2. System requirements need systems thinking, too. How formally requirements are managed should depend on the risks and consequences – not all requirements are “created equal”. Likewise, how requirements are documented should depend on who they are being documented for – the audience who needs to understand and use them. With today’s increasingly complicated systems and escalating time-to-market pressures, the same old mountain-of-text-documents approaches don’t scale; we need to adapt, and start ‘system-engineering’ how we handle our requirements to fit the needs of the business and the system.
  3. No silver RE bullets. Requirements engineering isn’t a panacea that can solve any and all problems in a system. Requirements aren’t mushrooms to be “gathered” for analysis. They’re more like truffles that need to be carefully searched-for and unearthed. RE techniques can help you find the truffles and ensure that key needs aren’t overlooked. And RE can help you analyze and manage needs to ensure that requirements are well-defined, prioritized, verifiable, and necessary. RE can’t guarantee that you’ll never miss a requirement, include extraneous features, or misinterpret an important aspect. Using a mixture of senior and junior staff can help: experienced people are guided by the pain that came from overlooking key requirements or quality attributes in the past, and junior people can help the team avoid “expertosis”, by questioning assumptions and asking “why?”.

(My “point of view” slide can be downloaded from the Agile Teams website, as well as my 1-page position statement.)

management lessons from Bones

June 2nd, 2011

I don’t watch much TV, but one forensics show I’ve occasionally caught and enjoyed is the American TV series “Bones“. An old episode from the start of season 2 recently caught my attention for its clues on good software management. (This is an occupational hazard for me, but a fun one: I find myself seeing software development parallels, paradigms, and patterns in all kinds of non-software related contexts!) Read the rest of this entry »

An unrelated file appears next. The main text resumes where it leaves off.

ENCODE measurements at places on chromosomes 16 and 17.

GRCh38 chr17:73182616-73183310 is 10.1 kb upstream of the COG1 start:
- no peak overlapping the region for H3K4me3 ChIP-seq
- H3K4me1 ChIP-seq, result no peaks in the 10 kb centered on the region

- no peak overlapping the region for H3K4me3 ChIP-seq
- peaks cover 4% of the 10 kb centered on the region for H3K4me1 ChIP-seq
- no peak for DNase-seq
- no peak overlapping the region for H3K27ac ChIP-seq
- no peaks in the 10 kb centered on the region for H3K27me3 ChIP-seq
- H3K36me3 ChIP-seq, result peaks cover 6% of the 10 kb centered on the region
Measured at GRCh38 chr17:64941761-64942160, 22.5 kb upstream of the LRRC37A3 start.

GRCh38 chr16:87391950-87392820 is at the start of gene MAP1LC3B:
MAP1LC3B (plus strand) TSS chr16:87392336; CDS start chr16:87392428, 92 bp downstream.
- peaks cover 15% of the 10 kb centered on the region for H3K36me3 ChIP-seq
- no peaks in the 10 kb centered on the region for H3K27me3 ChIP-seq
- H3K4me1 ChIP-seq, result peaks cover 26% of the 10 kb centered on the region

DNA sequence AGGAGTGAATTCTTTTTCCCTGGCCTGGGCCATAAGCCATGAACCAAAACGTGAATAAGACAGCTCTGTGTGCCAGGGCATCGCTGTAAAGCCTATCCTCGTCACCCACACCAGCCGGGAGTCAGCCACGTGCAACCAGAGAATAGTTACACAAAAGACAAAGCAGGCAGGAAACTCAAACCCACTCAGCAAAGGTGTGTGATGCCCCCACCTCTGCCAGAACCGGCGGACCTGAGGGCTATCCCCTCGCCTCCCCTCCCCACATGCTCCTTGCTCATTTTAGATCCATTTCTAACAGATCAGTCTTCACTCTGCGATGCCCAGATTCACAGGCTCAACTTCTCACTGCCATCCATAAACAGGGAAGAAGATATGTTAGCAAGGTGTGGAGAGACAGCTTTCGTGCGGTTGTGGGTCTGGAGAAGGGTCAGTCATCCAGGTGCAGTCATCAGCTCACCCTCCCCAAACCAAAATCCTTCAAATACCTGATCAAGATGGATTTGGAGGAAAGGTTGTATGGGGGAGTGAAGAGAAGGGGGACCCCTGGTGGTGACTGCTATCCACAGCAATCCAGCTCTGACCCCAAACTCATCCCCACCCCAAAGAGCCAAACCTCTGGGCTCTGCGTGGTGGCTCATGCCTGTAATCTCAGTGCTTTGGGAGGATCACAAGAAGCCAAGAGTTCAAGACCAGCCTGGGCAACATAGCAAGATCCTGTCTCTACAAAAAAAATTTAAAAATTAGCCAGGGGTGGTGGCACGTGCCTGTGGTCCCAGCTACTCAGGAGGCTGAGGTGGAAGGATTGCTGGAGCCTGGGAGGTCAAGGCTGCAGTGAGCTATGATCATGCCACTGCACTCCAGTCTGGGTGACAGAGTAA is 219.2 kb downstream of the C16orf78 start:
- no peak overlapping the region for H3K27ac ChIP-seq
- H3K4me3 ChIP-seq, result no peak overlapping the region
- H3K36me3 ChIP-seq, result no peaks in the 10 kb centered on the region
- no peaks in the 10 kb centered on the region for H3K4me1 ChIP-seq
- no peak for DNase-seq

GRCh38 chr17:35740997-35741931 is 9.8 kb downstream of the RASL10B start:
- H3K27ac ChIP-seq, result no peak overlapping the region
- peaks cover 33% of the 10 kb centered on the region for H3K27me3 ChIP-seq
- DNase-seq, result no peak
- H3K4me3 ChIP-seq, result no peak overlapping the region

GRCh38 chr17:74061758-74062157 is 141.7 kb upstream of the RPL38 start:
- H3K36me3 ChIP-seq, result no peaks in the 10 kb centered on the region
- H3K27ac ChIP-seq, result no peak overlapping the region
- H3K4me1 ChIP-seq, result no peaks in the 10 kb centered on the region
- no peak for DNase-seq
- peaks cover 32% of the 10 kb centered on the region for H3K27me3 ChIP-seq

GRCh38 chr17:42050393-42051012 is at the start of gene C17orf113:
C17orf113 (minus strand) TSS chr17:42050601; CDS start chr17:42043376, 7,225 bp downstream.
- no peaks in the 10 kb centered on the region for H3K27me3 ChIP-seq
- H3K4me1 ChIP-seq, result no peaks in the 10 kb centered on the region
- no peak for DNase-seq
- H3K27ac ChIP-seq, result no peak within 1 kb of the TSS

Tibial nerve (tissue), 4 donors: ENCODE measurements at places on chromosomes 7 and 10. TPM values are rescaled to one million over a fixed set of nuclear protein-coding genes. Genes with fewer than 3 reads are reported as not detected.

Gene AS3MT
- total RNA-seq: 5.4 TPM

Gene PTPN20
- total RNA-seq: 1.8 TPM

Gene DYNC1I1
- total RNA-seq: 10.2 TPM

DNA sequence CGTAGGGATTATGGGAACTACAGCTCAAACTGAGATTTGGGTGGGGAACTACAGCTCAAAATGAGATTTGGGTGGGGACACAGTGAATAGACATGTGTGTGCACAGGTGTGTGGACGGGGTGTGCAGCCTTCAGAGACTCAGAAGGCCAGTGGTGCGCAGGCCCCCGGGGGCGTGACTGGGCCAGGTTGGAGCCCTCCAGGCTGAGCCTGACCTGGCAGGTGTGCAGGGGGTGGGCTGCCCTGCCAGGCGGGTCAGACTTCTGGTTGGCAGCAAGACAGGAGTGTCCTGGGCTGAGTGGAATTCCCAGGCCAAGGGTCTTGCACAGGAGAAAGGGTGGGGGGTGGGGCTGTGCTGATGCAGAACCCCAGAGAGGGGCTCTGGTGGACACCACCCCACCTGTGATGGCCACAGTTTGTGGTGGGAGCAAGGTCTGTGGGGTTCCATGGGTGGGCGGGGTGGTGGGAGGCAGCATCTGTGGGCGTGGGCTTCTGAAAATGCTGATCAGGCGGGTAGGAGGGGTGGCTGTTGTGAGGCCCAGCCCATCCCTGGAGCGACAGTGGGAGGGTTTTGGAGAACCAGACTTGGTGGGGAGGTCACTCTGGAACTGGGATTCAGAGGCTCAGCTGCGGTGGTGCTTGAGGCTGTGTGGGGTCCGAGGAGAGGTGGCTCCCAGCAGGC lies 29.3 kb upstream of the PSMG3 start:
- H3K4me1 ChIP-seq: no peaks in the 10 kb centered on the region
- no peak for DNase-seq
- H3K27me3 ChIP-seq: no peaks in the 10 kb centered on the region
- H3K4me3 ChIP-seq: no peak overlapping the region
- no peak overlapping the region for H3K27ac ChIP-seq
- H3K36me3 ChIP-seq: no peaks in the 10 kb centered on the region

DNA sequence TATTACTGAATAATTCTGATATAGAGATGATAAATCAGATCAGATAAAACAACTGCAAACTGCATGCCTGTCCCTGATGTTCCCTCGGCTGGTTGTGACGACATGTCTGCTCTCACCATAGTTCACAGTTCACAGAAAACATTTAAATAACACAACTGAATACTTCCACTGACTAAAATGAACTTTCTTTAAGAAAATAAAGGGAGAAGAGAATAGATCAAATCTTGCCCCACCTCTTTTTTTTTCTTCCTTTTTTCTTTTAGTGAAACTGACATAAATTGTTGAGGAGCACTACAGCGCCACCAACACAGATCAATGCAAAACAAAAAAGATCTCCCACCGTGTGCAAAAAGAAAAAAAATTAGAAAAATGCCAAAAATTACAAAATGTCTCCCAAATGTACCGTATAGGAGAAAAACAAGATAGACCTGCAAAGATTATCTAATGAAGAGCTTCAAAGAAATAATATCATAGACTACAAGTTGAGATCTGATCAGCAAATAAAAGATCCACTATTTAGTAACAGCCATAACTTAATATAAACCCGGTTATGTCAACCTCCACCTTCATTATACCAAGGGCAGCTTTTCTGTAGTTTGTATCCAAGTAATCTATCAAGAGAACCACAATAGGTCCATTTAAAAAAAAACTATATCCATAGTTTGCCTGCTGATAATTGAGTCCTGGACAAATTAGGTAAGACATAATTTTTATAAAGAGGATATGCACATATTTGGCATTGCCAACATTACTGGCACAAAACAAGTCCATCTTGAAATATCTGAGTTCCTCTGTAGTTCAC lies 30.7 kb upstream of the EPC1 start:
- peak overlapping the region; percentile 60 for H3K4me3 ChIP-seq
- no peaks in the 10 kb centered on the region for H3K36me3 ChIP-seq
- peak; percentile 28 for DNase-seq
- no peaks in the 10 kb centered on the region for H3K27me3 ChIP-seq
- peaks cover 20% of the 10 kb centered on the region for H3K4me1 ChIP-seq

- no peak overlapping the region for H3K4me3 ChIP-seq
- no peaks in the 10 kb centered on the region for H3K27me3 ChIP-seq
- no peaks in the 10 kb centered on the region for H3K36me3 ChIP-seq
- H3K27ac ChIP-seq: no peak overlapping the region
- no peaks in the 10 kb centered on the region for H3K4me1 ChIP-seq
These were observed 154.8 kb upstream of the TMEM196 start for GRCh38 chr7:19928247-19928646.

RESS’11 wants YOU

April 10th, 2011

Requirements engineering for ‘systems of systems’ is an emerging area of research which is critical to many complex challenges we face today. Key industries include transportation, hospital networks, smart buildings and smart grids, defense systems, as well as systems from many other domains.

Are YOU doing interesting work with requirements for such systems? The RESS (Requirements Engineering for Systems of Systems) workshop at RE’11 is looking for contributions addressing issues, challenges, and solutions related to requirements engineering for such systems. Please consider submitting a paper describing your work and ideas!

All papers (4-page position papers, 6-page experience reports, or 8-10 page full papers) must be submitted by May 16. The full CFP (call for papers) is online at http://re.cs.depaul.edu/RESS/pages/workshop_papers.html. The workshop will be held on Aug. 30, 2011 in beautiful Trento, Italy as part of the RE’11 Conference – see re11.org for more information.

back to the future

February 27th, 2011

Over the past few months, my work scope has grown to encompass a new area: data mining and advanced analytics. As part of my newest project, I’ve been enjoying the opportunity to do some classical and new-fangled data analysis, and some real coding. I’ve written – and tested, and refactored – about 1000 lines of C# code in the last few weeks. That’s nowhere near the amount I used to produce early in my career, but you know what? It’s still fun. 🙂 Anyway, I thought I’d share 3 key observations that have begun to jell as a result of my new work.

  1. What’s changed the most are the development tools. Compared to the simple text editors I started with, modern IDEs offer way more built-in guidance and ‘accelerators’ (although they do sometimes get in the way). And I’m learning to leverage the vast amount of online help and forums available nowadays. Learning to navigate the complexities of newer IDEs and debuggers, and become hyper-efficient in using them, will still take a little time, I’m sure.
  2. Oddly, the languages themselves haven’t changed all that much. I began with assembler and FORTRAN and quickly moved into RatFor, a C-like Rational FORTRAN preprocessor. I also did some work in Pascal and Ada, and lots of batch scripting, before moving to C and C++, then into Java. Picking up C# over the last few weeks has been straightforward.
  3. My background in both agile methods and more formal approaches to architecture and requirements is clearly influencing how I do my work now. Thinking about what might be ‘the simplest thing that will possibly work’ and how to test steers my ‘XP For One’ task planning. I mull up front whether I need to design for performance to handle the huge datasets I’m working with now, and plan spikes to help me test early. For this project, throughput on my laptop is more than adequate so far: my programs runs through 4 years’ worth of data in just a few minutes. Robustness and error detection in how I clean and process my data are critical, though.